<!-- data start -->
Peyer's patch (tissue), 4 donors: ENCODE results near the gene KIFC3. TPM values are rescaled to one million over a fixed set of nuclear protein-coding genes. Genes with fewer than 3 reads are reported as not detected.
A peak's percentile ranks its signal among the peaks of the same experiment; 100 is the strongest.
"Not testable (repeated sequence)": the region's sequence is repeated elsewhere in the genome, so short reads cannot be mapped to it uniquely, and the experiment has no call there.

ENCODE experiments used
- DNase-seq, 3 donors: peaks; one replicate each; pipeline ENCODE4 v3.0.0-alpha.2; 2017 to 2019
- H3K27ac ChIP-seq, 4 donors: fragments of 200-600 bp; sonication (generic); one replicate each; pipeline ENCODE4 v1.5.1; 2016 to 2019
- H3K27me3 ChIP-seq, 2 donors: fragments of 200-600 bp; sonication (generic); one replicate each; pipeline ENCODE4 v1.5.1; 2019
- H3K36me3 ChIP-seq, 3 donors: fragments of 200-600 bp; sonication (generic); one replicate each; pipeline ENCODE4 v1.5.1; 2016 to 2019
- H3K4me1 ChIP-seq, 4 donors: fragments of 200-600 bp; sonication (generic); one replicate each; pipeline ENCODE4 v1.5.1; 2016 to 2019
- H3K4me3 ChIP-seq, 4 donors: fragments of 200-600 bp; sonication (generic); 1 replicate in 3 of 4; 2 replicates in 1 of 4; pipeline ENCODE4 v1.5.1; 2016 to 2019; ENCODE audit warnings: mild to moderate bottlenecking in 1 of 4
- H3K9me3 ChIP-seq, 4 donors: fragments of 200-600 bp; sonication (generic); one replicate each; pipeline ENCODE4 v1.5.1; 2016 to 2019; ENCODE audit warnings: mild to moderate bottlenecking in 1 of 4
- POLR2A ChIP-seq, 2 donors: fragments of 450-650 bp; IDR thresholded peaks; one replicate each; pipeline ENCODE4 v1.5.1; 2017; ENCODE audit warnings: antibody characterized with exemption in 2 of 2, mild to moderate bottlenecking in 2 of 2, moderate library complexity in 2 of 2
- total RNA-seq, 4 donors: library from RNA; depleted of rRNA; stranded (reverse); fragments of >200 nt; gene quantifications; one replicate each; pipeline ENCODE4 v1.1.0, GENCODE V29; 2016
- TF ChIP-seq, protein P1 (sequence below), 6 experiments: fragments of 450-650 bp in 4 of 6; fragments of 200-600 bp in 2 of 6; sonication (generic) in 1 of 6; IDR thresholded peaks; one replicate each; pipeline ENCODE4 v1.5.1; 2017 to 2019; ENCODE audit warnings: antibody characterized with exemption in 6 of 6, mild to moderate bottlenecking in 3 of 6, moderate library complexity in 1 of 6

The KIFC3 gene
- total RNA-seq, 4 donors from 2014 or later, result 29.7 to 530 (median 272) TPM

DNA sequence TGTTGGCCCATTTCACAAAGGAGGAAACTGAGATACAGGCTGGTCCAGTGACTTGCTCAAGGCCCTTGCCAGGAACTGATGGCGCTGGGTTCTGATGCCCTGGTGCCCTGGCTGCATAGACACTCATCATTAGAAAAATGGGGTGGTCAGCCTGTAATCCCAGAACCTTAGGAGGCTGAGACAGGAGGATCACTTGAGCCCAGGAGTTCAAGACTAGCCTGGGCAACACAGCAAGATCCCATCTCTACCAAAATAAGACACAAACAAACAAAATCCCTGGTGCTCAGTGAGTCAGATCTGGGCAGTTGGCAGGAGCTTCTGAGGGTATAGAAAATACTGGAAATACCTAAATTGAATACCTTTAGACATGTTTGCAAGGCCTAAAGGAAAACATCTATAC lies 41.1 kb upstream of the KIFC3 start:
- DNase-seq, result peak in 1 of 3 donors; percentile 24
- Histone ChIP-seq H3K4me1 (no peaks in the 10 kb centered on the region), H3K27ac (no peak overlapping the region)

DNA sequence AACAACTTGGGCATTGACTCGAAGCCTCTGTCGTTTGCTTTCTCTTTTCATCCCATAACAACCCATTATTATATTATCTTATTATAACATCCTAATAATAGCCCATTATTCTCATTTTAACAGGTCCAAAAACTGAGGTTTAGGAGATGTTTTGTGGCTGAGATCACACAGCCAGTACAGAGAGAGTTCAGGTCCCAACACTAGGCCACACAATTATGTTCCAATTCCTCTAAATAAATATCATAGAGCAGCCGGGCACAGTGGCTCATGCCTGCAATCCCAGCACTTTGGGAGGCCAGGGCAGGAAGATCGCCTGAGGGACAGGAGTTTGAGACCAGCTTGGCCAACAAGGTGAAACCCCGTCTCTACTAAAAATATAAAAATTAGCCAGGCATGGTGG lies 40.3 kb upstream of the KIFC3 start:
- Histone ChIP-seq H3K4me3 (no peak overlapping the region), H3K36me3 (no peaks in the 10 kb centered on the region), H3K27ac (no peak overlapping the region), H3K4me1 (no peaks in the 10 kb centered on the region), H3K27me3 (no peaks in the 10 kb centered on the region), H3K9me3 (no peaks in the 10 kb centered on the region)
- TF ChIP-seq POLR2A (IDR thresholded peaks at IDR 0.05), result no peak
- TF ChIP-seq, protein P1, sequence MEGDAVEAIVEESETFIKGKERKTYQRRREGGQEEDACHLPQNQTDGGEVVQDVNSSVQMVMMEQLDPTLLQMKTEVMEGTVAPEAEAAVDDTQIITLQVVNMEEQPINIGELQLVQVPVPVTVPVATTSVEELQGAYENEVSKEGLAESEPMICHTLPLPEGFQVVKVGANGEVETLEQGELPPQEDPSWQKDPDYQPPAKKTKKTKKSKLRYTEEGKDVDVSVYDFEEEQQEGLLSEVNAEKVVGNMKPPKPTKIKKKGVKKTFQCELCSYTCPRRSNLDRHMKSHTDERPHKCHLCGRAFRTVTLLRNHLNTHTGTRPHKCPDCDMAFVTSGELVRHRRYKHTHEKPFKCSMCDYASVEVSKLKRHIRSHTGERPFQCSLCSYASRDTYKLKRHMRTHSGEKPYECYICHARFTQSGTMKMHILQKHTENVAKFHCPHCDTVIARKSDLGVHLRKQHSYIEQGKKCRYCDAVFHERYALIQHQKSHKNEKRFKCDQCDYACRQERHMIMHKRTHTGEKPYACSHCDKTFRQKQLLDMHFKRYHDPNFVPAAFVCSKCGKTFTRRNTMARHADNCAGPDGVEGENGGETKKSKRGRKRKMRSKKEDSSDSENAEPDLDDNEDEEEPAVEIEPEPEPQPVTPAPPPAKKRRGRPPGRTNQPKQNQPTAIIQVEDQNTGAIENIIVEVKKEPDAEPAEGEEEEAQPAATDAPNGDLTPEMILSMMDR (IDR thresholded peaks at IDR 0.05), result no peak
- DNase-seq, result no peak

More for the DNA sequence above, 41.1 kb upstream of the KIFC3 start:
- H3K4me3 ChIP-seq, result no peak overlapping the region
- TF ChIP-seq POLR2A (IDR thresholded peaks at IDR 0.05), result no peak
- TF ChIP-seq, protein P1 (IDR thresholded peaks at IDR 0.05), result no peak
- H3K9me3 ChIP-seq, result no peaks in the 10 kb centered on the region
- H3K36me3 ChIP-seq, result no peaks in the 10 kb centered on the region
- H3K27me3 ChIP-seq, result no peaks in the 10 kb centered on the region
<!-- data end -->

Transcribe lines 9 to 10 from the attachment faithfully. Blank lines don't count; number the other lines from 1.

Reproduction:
- H3K4me1 ChIP-seq, 4 donors: fragments of 200-600 bp; sonication (generic); one replicate each; pipeline ENCODE4 v1.5.1; 2016 to 2019
- H3K4me3 ChIP-seq, 4 donors: fragments of 200-600 bp; sonication (generic); 1 replicate in 3 of 4; 2 replicates in 1 of 4; pipeline ENCODE4 v1.5.1; 2016 to 2019; ENCODE audit warnings: mild to moderate bottlenecking in 1 of 4